They did this in Narnia too (Prince Caspian) where they had Susan doing things that she could never have done (like throwing an arrow with her hand hard enough to kill a man!) while still having a girl, model-esque physique.
    I’m all for equality but not all situations are equal. Men historically are the soldiers and warriors for a reason. Snow White should have collapsed from exhaustion mid battle. Even a man with a stronger frame needs a significant amount of time to learn to fight and march and ride in full plate. Ever try to mount a horse? Now try doing it with 70 more pounds dragging at you… very difficult, in fact, for jousting tournaments the knights were hoisted into position.

    • Magdalen

      That has more to do with cultural expectations, but I mostly agree. Men are generally more physically fit because they’re expected to do more physical work. Hence more emphasis on strength. There have been matriarchal societies where women are the hunters and da-yum those women are more buff than I could ever imagine to be.

      I did scratch my head for a moment when Snow White was escaping the palace guards. Like, if she had been trapped in a cell for all those years, all of her muscles would have atrophied. She’d have absolutely no endurance or stamina. It would take years to build back the kind of lean muscle required to wear armor and fight baddies!

      • Muthsarah

        That’s one of the things I like about the recent “chick with a bow” trend: You don’t need heavy armor if you can bisect a man’s trachea from 50 feet and then outpace his angry buddies. Yes, it does create a kind of caste system by giving the men swords and the women bows, but it does make sense (at least as regards modern bows), and gives everybody something to do, two different kinds of cinematic flashiness. Of course, Legolas screwed that up somewhat. Thanks, Pete.

        I’m assuming young girls today aren’t going to misread too much about physics, biology, gender relations, and sensible conflict resolution from fantasy movies like this one. I just wonder what it’s gonna take to get more sorceresses on the screen. What better way to counter some thug’s superior upper body strength than with a lightning bolt? You want gender-neutral fantasy weapons? Bring back magic!

      • seasnake

        Actually I believe it has more to do with biology than cultural expectations, even the greatest female body builder cannot lift the same sheer tonnage as a male who has done the same amount of lifting. My wife played rugby and is a strong (and really tough) person but she’s scrimmaged with the male teams (college) and there’s no comparison. There are simply gender based physical differences that are there, and that’s why many pre-industrial societies had male soldiers almost exclusively.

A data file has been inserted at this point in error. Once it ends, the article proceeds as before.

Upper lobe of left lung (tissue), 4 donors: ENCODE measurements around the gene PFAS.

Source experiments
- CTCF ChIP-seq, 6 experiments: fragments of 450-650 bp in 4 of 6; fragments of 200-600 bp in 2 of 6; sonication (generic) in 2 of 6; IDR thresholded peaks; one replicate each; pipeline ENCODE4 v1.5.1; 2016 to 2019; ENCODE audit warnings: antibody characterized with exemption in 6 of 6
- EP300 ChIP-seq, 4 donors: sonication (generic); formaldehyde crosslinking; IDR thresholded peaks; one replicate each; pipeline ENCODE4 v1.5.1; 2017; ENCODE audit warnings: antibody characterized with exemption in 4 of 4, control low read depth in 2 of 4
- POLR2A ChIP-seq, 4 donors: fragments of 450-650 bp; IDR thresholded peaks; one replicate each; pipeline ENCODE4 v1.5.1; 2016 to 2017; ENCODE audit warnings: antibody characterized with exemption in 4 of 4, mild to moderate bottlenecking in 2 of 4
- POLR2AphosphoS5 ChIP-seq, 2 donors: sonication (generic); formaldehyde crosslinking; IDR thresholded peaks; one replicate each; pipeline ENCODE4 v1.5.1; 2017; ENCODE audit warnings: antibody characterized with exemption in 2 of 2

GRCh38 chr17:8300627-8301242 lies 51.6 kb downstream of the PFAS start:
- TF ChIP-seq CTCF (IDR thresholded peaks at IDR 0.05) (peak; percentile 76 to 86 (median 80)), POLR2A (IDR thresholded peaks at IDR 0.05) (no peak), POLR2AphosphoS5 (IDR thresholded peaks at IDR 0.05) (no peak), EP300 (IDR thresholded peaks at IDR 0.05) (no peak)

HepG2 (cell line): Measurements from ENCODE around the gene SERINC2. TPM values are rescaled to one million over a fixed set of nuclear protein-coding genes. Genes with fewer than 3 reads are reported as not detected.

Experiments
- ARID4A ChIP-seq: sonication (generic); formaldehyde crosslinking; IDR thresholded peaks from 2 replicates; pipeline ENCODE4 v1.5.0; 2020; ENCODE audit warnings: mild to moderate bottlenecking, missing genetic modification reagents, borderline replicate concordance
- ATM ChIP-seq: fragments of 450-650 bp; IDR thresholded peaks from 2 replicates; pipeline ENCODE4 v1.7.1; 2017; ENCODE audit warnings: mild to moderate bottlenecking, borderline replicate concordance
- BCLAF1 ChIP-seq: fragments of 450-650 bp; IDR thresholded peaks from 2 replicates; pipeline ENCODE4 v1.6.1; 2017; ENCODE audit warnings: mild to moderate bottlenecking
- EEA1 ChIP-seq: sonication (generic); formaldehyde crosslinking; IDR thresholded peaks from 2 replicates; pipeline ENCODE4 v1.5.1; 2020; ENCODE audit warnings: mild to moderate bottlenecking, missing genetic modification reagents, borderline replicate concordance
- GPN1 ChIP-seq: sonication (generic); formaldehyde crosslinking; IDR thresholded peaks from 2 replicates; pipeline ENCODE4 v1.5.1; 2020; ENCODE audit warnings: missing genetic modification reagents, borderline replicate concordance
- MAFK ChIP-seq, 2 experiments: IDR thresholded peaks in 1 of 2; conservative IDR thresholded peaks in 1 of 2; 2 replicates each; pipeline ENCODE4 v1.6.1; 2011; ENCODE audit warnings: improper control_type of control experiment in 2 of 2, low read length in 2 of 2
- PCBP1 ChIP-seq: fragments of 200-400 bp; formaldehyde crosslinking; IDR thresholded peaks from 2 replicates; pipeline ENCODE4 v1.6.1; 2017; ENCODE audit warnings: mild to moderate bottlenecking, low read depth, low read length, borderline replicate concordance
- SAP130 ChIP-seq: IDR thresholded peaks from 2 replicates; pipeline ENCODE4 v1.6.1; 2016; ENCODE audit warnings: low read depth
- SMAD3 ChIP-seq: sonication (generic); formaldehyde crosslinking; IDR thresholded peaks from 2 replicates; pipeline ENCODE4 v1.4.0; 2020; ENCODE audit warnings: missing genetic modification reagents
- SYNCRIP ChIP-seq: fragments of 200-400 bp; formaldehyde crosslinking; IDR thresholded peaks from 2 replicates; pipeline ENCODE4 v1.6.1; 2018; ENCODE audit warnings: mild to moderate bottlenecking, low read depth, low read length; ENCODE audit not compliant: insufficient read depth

I do agree about the escape and the armor, in theory she’s been languishing and never done more running than around her cell! It’s like Rapunzel in “Tangled”, she’s spunky and confident and has all these talents instead of speaking Nellish and scared of her own shadow despite years of isolation and mental abuse/neglect. Makes for a more fun story, but sometimes it’s too much.
        Really, the full plate was the killer diller. Just give her some studded leather and no shield and a short sword and I’m buying it much better.

        • Magdalen

          There are definite physical differences between men and women regarding strength. Men are built for strength, women more for dexterity. However I would argue that a quick, agile person is totally capable of besting someone twice their size. ;)

          • CaptainCalvinCat

            Of course there are possibilities. Use physics (“Give me a lever long enough and a fulcrum on which to place it, and I shall move the world.” – Archimedes. ) or dirty tricks – just for example – if that “twice the size” of the agile person is a man – just kick him in the groin. He’ll go down. And then another kick to the chin – he’s out.

  • JD

    I have this movie on my DVR but not watched it yet.

  • mofs

    This is one of my fantasy film guilty pleasures, alongside Legend and Willow. The special effects (especially in the scenes with the mirror and the queen) were stunning, and it leant an interesting twist on the original story.

  • Jennifer Schillig

    I’m afraid I simply couldn’t warm up to this. It did have a lot of elements to recommend it, but it seemed to me the whole wasn’t up to the sum of its parts. Plus, it ended without really resolving the conflicts set up in the romantic subplot…it seemed to be setting up Erik and Snow, but the ending didn’t follow up on it.
    And, contrary to your opinion, I liked Mirror Mirror. I liked the Princess Bride-ish tone it had to it, I liked its visuals, I liked the fact that it incorporated some darker elements without drowning in them. And as much as I like Chris Hemsworth (especially all those photos of him carrying baby Chipmunk Cheeks), I have a mad crush on Armie Hammer (and was glad your review praised him).

  • TheCrazyFish

    People forget the reason Robert Pattinson and Kristen Stewart came across as such terrible actors in the Twilight movies is because, as they themselves admitted, they hated the shit out of Twilight and the characters they were playing, and intentionally did a bad job in hopes everyone else would hate it as much as they did.

  • Jo Mathie

    I feel bad, because while I genuinely did quite enjoy this – some of the cinematography was great, the plot didn’t always make sense but it was at least engaging, and Charlize Theron’s queen was brilliant (loved what they did with the mirror too) – I couldn’t get past Kristen Stewart being, well Kristen Stewart. Which isn’t fair as it’s not really her fault that she should forever be attached to one of the worst Mary sues ever. That said, having her play the most beautiful woman in the kingdom who has men fall in insta lust with her before she leads an army into battle after no training, might not have been the best departure when it came to picking roles..

    • CaptainCalvinCat

      Don’t worry, Jo. I liked the movie, too – it was not BAAD, at least it is not that movie in which the evil queen gets Birdshit on her face.